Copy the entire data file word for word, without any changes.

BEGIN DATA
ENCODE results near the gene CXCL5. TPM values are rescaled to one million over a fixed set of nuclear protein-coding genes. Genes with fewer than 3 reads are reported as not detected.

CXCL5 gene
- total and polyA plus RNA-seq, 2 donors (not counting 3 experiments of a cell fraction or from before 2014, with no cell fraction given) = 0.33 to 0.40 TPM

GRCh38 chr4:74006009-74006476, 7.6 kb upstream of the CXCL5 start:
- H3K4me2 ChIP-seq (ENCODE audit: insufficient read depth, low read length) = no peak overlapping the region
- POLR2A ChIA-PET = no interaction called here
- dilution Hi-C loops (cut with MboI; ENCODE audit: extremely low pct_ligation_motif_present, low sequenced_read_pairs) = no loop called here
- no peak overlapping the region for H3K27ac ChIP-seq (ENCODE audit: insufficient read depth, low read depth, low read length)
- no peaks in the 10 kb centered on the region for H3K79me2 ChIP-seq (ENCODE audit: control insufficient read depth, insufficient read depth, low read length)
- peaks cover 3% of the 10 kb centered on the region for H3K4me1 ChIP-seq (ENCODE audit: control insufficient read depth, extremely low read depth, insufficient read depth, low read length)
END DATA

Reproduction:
ENCODE results near the gene CXCL5. TPM values are rescaled to one million over a fixed set of nuclear protein-coding genes. Genes with fewer than 3 reads are reported as not detected.

CXCL5 gene
- total and polyA plus RNA-seq, 2 donors (not counting 3 experiments of a cell fraction or from before 2014, with no cell fraction given) = 0.33 to 0.40 TPM

GRCh38 chr4:74006009-74006476, 7.6 kb upstream of the CXCL5 start:
- H3K4me2 ChIP-seq (ENCODE audit: insufficient read depth, low read length) = no peak overlapping the region
- POLR2A ChIA-PET = no interaction called here
- dilution Hi-C loops (cut with MboI; ENCODE audit: extremely low pct_ligation_motif_present, low sequenced_read_pairs) = no loop called here
- no peak overlapping the region for H3K27ac ChIP-seq (ENCODE audit: insufficient read depth, low read depth, low read length)
- no peaks in the 10 kb centered on the region for H3K79me2 ChIP-seq (ENCODE audit: control insufficient read depth, insufficient read depth, low read length)
- peaks cover 3% of the 10 kb centered on the region for H3K4me1 ChIP-seq (ENCODE audit: control insufficient read depth, extremely low read depth, insufficient read depth, low read length)